This book tackles the challenging issues raised by the growth of large megacities from diverse perspectives and approaches. The central question raised by the growth of megacities is what effect their growth will have on the ability of the global population to live in sustainable, livable, and safe societies. In Part I, important issues on the relationships between megacities and sustainability of the global environment are specified. Part II shows what can be learned from the history and diversity of megacities to solve challenging issues of the present. We present practical approaches that can solve the issues of megacities particularly focusing on human activities that seek the more harmonious relationship between life amenities and the natural environment: population density and urban built environment; production and trade; and environmental education and enlightenment. Part III aims to answer the question, what aspects of megacities should be measured and assessed? Barometers are necessary to control human activities in megacities. We consider how to measure and assess performances of megacities, reviewing some cases of indicators that authors have developed. This publication highlights the challenging issues of the relationships between megacities and sustainability of the global environment and related issues that have accrued from them, based on the following three scales: long-term time scale from the past to the present and future; a vast spatial scale that links global space with local spaces; and the scale of various aspects of human socio-economic activities in megacities.
This book tackles the challenging issues raised by the growth of large megacities from diverse perspectives and approaches.
Author: Shin Muramatsu
Publisher: Springer Nature
With cities rapidly encroaching onto surrounding lands, the notion of eco-city proposes an innovative yet pragmatic approach to designing, building and operating cities in a way that the destructive impact of human urban activity upon nature will be significantly reduced. This book comprises of papers from a workshop organized by the East Asian Institute on Eco-cities in East Asia on 27 February 2009 in Singapore. Contributed by scholars, officials and environmental specialists from Japan, China, Malaysia, Indonesia, Thailand and the Philippines, the papers focus on how individual governments in these countries undertake eco-city projects. The book also highlights best practices that are useful to policy makers and anyone else who seeks to learn from the experiences of other countries in order to reduce their ecological footprints.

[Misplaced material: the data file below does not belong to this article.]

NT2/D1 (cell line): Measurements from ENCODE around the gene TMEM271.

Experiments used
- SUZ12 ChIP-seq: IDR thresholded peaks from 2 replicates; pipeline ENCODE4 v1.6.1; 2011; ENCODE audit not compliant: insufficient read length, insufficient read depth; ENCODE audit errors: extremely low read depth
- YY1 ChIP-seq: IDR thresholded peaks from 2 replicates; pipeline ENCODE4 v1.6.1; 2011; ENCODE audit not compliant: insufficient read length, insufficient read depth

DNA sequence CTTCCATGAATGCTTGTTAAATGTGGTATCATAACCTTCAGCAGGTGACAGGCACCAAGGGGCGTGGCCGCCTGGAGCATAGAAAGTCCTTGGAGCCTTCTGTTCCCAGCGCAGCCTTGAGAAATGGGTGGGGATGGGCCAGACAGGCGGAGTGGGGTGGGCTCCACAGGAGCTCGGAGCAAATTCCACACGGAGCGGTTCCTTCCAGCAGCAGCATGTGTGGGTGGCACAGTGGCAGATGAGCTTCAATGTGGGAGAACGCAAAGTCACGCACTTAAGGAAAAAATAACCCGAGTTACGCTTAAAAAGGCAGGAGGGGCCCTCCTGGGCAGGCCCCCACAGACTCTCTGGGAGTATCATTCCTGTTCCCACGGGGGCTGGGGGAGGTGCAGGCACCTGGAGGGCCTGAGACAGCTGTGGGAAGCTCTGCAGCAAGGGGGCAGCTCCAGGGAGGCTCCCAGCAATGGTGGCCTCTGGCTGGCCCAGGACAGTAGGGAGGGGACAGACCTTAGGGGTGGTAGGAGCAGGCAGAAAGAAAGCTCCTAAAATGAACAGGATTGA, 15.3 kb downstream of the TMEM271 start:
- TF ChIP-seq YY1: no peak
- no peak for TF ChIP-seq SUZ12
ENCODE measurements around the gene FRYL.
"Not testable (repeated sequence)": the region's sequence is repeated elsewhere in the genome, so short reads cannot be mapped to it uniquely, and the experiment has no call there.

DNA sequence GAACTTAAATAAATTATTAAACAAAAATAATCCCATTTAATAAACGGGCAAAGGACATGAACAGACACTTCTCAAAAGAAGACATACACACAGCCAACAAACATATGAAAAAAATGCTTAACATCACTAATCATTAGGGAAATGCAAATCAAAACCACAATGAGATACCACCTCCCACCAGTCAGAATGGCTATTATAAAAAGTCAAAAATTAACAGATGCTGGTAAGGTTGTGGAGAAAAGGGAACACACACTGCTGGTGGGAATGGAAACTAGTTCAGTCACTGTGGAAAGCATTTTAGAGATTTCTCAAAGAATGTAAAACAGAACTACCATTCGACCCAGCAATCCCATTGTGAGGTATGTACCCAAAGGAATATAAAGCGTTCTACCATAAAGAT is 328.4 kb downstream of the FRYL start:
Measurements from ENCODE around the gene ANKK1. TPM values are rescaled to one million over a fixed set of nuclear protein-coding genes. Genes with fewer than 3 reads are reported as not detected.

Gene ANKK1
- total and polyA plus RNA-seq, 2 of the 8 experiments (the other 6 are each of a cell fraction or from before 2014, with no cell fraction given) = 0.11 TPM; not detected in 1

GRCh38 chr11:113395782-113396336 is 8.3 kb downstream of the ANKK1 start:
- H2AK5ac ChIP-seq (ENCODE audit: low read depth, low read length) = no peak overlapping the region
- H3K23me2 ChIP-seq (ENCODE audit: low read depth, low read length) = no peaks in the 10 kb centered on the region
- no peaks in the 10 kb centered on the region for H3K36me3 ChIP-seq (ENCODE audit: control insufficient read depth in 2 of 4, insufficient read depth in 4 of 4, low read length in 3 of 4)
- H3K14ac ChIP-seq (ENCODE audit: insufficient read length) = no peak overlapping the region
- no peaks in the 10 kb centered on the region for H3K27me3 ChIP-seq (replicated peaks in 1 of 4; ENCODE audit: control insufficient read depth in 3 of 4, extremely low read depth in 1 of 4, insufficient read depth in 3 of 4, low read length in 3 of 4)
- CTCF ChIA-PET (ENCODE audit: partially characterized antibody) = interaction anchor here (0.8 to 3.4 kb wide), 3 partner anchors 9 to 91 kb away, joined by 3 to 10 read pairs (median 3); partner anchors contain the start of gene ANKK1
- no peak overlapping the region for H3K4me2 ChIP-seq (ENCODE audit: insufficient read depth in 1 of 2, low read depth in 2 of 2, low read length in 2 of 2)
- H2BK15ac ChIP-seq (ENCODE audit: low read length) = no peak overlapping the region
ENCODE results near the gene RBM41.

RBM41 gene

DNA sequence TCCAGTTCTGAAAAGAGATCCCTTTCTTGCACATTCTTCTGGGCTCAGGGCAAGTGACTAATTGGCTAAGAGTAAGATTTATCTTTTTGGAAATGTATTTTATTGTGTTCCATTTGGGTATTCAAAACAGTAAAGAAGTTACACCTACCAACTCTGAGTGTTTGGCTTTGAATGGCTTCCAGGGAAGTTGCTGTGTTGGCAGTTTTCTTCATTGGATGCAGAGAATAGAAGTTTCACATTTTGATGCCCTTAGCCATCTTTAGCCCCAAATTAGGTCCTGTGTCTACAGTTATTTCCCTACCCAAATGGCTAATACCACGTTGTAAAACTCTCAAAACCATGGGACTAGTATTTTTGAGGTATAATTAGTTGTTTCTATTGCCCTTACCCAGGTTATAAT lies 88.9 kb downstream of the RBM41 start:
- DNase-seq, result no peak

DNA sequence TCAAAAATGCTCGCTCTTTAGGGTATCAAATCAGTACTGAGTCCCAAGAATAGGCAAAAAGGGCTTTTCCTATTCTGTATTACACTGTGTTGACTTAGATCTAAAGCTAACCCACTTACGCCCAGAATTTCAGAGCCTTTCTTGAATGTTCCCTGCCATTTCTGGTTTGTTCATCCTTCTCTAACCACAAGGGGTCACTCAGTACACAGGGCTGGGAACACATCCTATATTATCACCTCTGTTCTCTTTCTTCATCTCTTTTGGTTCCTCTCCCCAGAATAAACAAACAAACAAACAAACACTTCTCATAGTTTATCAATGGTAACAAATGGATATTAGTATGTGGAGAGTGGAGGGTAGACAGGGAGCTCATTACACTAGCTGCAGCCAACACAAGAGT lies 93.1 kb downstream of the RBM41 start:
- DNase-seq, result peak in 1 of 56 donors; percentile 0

England at the time was in the throes of economic development, people were concentrated in cities, urban air pollution was worsening, and water quality was deteriorating in the Thames and other rivers. Poor workers lived in deplorable ...
Author: Liang Fook Lye
Publisher: World Scientific
Category: Business & Economics
As the global population continues to increase, it has become necessary to find ways to handle this increase through various policy tools that address population growth and urbanization problems. The urbanization process has both potential issues and opportunities that need to be exploited to move societies forward. Megacities and Rapid Urbanization: Breakthroughs in Research and Practice examines trends, challenges, issues, and strategies related to population growth and rapid urbanization and its impact on urban environments. The book also explores the use of different governance approaches in addressing challenges and different tools and systems of appropriate allocation to address issues. This publication is an ideal reference source for academicians, students, practitioners, professionals, managers, urban planners, and government officials.
Taking the European Union (EU) as an example, a large majority of European citizens live in an urban environment, ... Action Plan on Urban Mobility of 2009 to accelerate the take-up of a Sustainable Urban Mobility Plan (SUMP) in Europe, ...
Author: Management Association, Information Resources
Publisher: IGI Global
Category: Technology & Engineering
This book focuses on the socio-economic and sustainability challenges facing megacities in dealing with the dramatic population increases of informal areas and settlements (or slums), especially when coupled with the impacts and risks of climate change. The authors examine informal urban areas globally and in developing countries utilizing strategic environmental assessment (SEA) as a tool to solve the sequence of upgrading steps concerning slums and shanty towns, and also establish essential guidelines for local governments and stakeholders to create a balance and quality of life for slums dwellers, particularly in the age of the COVID-19 pandemic, through applying sustainability indicators that enhance the upgrading process. Coverage includes recent statistics and mapping of informal areas worldwide and assessment of the GIZ and Sir Norman Foster models in terms of energy demands and consequential emission of CO2 and air pollution from slums. Three models of Maspero’s Triangle are also studied and assessed. The book is essential reading for a wide range of researchers, students, policymakers, governments, and professionals as well as a good source for research centers and academicians working in energy, climate change, urban environments, and sustainable urban development.
This book focuses on the socio-economic and sustainability challenges facing megacities in dealing with the dramatic population increases of informal areas and settlements (or slums), especially when coupled with the impacts and risks of ...
Author: Mohsen M. Aboulnaga